South Carolina Attorney General Alan Wilson joined a bipartisan coalition of 42 attorneys general led by Illinois Attorney General Kwame Raoul and South Dakota Attorney General Jason Ravnsborg urging the U.S. Department of Veterans Affairs (VA) to rescind a newly-implemented policy that will result in further delays and confusion in the claims process.
In a letter submitted to Under Secretary for Benefits Paul Lawrence, the coalition is asking the department to postpone and reevaluate changes made to its longstanding claims review policy while the nation faces a public health pandemic.
In April, the VA announced plans to rescind its decades-old policy of allowing accredited veterans service organizations to review claims decisions prior to finalization.
The coalition argues that the change will further delay benefits veterans have already earned.
“We need to make the VA process easier for our veterans to get the health care they were promised, not harder, and this change would definitely make things harder,” Attorney General Wilson said. “It’s an even worse idea during a pandemic that’s affecting a lot of veterans and their families. Our veterans must be honored, treasured, and always remembered.”
For decades, the VA has given accredited veterans service organizations (VSOs) a 48-hour period to review claims decisions prior to the department issuing its final determination.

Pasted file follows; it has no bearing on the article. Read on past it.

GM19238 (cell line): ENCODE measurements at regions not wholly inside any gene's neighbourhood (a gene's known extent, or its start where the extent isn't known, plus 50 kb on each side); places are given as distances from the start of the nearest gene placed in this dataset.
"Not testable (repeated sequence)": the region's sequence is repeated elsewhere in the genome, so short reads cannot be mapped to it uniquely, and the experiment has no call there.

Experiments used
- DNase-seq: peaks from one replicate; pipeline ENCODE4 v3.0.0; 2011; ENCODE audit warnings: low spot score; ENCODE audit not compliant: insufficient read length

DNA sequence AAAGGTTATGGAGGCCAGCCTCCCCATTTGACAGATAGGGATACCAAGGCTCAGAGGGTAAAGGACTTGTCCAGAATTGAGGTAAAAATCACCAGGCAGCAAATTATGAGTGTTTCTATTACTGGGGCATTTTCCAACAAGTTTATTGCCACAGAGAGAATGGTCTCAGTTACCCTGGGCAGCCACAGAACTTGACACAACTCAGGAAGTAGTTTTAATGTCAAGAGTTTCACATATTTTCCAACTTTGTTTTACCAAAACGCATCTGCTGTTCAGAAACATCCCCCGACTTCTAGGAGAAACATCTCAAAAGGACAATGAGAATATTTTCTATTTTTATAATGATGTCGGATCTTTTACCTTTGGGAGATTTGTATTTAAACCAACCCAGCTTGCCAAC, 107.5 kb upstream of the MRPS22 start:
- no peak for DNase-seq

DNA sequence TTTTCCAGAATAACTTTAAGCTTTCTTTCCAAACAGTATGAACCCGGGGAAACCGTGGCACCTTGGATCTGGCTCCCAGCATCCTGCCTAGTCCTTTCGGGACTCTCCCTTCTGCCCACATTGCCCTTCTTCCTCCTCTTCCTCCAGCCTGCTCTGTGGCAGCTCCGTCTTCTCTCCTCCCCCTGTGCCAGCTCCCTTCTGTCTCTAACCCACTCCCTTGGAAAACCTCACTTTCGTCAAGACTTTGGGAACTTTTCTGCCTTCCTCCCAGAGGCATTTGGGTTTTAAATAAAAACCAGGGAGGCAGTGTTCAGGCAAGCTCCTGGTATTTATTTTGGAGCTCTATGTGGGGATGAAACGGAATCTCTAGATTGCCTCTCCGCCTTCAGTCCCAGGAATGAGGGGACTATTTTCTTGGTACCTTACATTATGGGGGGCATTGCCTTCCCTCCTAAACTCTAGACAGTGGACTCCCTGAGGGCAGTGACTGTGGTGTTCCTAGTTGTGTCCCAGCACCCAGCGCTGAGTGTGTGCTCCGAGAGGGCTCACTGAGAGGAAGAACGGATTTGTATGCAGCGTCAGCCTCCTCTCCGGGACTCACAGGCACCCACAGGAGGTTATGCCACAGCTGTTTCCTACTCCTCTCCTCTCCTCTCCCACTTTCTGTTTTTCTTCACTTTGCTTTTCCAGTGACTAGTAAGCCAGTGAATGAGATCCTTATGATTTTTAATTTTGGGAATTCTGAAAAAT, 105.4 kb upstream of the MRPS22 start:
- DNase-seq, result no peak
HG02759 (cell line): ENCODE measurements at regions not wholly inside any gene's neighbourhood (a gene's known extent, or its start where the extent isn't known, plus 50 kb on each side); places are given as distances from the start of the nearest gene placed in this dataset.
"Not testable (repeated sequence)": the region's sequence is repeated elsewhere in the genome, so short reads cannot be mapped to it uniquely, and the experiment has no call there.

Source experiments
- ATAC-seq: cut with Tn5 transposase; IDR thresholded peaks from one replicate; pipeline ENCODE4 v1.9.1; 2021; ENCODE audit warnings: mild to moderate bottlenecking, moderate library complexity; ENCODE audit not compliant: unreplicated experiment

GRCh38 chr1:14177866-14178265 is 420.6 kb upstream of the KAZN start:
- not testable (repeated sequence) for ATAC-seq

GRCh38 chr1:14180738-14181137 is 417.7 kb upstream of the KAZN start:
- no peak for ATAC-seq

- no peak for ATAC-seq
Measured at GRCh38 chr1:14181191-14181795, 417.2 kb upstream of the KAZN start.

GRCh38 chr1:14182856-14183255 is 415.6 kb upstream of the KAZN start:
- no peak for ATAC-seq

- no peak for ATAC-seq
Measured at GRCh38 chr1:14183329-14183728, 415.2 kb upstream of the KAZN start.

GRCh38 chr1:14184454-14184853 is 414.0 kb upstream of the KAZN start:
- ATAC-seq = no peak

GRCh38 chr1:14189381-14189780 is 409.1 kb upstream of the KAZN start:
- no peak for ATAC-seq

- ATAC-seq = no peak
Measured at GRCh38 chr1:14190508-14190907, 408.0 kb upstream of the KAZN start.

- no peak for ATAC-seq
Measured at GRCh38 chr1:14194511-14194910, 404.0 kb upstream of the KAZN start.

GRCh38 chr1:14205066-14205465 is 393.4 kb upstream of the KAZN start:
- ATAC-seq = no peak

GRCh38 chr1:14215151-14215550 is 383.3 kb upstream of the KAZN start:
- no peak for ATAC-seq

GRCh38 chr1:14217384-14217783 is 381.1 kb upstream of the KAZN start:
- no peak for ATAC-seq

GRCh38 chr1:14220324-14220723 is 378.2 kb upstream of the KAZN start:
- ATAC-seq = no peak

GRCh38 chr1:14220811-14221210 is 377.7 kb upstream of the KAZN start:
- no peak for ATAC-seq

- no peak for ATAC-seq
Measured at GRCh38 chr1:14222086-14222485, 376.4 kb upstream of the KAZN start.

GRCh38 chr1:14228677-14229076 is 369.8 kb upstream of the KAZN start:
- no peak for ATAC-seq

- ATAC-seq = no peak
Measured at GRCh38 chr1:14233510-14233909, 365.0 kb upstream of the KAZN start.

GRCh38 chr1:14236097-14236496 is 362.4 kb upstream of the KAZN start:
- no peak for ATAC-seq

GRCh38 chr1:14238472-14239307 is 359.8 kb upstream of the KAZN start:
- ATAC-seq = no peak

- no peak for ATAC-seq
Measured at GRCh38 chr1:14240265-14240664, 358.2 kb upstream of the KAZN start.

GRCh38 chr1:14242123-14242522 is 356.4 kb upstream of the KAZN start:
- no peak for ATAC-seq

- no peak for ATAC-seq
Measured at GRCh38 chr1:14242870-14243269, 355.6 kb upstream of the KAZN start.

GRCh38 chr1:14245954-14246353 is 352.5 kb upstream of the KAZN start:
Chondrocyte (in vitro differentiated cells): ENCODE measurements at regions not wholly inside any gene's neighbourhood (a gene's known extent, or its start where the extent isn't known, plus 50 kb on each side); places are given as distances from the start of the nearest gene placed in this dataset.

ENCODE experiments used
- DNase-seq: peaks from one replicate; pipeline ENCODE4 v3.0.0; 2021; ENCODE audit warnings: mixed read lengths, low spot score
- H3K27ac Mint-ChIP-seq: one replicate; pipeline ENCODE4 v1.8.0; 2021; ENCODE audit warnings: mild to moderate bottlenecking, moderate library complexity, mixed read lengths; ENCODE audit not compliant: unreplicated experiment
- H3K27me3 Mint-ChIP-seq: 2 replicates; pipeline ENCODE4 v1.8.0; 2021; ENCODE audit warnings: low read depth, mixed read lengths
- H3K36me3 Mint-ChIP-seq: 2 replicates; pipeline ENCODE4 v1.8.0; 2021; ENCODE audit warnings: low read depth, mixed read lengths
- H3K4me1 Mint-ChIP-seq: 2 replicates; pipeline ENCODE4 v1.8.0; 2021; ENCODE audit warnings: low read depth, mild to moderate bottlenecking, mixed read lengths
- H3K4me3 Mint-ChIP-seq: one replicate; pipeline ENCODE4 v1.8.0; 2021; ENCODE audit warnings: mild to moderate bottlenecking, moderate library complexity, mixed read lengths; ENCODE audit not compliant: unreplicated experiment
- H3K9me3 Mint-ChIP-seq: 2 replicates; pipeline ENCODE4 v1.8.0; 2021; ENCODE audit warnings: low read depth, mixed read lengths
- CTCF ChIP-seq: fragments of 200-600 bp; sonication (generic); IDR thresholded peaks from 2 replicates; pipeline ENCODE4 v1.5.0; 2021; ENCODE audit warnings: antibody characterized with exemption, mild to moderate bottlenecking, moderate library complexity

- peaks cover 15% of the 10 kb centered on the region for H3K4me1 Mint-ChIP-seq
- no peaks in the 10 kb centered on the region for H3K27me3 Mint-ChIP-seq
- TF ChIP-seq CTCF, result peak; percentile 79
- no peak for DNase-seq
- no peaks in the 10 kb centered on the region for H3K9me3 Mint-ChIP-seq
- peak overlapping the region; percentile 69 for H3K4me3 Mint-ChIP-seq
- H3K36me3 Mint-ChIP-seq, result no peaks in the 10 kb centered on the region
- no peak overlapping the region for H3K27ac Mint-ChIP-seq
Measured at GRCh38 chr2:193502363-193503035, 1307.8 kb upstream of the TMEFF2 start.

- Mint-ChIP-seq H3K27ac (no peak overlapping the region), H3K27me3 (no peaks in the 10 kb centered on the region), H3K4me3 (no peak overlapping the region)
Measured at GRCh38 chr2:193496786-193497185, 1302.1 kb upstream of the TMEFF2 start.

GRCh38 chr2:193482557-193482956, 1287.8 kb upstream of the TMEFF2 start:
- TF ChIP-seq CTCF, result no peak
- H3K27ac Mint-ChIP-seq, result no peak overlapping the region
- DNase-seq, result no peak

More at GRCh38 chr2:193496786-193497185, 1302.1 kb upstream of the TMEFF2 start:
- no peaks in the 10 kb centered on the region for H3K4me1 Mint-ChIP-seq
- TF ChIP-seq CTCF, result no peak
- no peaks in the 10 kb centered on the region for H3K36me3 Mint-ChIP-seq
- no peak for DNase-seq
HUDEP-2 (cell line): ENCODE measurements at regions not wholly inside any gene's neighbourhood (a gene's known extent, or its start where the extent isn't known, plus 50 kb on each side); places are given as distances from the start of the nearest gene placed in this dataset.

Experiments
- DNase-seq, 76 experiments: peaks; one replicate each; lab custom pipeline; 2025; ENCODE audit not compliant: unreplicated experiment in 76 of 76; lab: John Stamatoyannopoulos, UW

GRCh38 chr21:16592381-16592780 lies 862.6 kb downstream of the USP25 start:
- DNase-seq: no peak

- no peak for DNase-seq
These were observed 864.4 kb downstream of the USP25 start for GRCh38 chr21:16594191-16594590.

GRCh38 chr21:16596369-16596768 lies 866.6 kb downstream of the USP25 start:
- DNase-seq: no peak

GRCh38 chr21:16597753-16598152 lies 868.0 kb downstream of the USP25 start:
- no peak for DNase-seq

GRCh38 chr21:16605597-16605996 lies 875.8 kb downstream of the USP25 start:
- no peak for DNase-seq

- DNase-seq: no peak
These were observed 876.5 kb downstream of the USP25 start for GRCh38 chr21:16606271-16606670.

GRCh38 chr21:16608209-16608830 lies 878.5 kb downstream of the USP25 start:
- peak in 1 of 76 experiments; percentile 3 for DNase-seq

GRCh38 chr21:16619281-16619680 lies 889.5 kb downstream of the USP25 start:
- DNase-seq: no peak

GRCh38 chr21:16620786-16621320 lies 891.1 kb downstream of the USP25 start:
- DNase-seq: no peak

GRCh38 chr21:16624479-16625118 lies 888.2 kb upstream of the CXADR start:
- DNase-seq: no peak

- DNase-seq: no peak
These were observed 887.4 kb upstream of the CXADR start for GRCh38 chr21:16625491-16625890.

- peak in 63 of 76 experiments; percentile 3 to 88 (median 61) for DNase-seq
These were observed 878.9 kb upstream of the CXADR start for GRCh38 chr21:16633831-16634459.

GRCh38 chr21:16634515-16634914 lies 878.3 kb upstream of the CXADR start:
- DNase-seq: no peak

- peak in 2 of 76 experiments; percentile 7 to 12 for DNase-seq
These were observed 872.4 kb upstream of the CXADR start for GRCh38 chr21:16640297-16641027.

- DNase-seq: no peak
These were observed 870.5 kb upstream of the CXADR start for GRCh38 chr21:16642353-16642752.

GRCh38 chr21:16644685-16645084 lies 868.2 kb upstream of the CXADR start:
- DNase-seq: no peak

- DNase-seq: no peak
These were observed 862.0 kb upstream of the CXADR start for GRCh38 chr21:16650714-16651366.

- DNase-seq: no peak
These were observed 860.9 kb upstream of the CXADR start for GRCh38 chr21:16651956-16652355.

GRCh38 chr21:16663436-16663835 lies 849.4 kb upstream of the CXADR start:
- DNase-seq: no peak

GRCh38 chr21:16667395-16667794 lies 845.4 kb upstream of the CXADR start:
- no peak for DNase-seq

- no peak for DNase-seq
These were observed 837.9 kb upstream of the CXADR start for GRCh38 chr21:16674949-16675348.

According to the VA, review by VSOs helps identify any errors or issues that may require clarification or additional discussion prior to the claim being promulgated. But in April, the VA announced the VSO review process would be rescinded, meaning that any corrections or clarifications must be made after a final determination on a claim has been issued.
In the letter, the coalition points out that review by VSOs provides the last opportunity to identify and correct errors in claims before they become part of the official record and are used as the basis to deny or diminish benefit awards.
Mistakes not caught prior to promulgation can only be rectified through a lengthy and complicated appeals process, meaning veterans must continue to wait to receive the benefits they have earned.
In addition, the attorneys general argue that the VA’s decision to implement the policy change comes in the midst of the COVID-19 pandemic, as the VA, VSOs, and veterans are already struggling to follow existing VA policy.
Implementing such a significant change as individuals work remotely with access to fewer resources, will further complicate and add to confusion in the VA claims process.
Additionally, the coalition states that the VA has provided no justification for the substantial policy change and has not allowed input from VSOs or veterans.
In the letter, the attorneys general urge the VA to postpone implementation of such a dramatic change in order to allow input from VSOs and veterans, and evaluate whether there are alternative solutions that do not completely eliminate a critical step in the review process.
Joining Attorneys General Wilson, Raoul and Ravnsborg in filing the comment letter are the attorneys general of Alaska, American Samoa, California, Colorado, Connecticut, Delaware, the District of Columbia, Guam, Idaho, Iowa, Kansas, Kentucky, Maine, Maryland, Massachusetts, Michigan, Minnesota, Missouri, Montana, Nebraska, Nevada, New Hampshire, New Jersey, New Mexico, New York, North Carolina, North Dakota, Ohio, Oklahoma, Oregon, Pennsylvania, Puerto Rico, Rhode Island, Utah, Vermont, Virginia, Washington, West Virginia, and Wisconsin.
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